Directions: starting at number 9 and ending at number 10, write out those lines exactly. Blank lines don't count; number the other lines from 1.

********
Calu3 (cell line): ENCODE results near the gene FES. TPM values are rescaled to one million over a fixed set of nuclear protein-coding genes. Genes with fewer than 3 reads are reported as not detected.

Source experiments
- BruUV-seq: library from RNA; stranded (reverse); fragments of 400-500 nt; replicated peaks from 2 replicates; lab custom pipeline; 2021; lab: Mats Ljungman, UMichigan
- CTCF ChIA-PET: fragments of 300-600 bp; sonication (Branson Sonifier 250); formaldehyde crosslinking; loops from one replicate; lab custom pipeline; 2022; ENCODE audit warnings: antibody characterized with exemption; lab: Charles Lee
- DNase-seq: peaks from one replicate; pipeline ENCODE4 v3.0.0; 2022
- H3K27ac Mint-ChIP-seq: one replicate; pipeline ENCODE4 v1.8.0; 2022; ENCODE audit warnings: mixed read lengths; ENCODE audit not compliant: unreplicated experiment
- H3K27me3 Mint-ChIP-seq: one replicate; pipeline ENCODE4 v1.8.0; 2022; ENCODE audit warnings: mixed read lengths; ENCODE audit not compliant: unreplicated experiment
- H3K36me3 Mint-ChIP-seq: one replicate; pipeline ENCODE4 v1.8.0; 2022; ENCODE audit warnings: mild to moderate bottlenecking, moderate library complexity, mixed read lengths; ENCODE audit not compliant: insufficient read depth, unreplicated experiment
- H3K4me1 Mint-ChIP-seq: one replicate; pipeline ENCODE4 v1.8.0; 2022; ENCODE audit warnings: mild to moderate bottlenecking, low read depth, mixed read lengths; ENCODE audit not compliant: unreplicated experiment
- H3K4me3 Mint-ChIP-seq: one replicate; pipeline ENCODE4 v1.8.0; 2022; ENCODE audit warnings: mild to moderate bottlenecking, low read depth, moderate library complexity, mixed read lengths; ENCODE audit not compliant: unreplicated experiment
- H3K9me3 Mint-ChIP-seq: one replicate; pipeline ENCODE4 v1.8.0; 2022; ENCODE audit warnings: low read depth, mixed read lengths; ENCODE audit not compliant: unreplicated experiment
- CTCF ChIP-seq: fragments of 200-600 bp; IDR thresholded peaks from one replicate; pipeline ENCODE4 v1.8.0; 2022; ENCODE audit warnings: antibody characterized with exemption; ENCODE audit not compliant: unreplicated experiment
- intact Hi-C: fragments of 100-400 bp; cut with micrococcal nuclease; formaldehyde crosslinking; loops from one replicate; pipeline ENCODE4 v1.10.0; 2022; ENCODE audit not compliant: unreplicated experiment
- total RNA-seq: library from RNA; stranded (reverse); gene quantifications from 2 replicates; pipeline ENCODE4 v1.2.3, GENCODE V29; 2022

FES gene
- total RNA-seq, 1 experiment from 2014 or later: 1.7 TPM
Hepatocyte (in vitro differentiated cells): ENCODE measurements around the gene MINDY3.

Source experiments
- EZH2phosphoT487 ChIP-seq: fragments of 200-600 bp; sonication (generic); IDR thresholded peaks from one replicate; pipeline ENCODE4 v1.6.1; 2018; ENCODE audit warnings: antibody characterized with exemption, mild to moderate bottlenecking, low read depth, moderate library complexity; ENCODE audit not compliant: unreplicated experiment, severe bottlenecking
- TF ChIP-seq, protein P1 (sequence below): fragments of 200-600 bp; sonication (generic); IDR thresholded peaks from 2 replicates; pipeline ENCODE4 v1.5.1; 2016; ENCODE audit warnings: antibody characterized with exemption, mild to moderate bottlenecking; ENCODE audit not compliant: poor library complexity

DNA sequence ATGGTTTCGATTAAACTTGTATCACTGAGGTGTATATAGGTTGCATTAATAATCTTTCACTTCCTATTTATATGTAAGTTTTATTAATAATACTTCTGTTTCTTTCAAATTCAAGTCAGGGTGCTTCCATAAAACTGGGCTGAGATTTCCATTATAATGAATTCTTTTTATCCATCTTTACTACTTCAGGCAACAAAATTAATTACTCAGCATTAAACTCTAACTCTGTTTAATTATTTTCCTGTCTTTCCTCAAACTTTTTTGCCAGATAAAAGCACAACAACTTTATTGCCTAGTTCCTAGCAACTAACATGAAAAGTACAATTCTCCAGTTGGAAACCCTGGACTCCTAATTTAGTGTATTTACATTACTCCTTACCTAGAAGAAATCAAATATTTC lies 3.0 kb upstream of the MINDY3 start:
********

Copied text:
- H3K4me1 Mint-ChIP-seq: one replicate; pipeline ENCODE4 v1.8.0; 2022; ENCODE audit warnings: mild to moderate bottlenecking, low read depth, mixed read lengths; ENCODE audit not compliant: unreplicated experiment
- H3K4me3 Mint-ChIP-seq: one replicate; pipeline ENCODE4 v1.8.0; 2022; ENCODE audit warnings: mild to moderate bottlenecking, low read depth, moderate library complexity, mixed read lengths; ENCODE audit not compliant: unreplicated experiment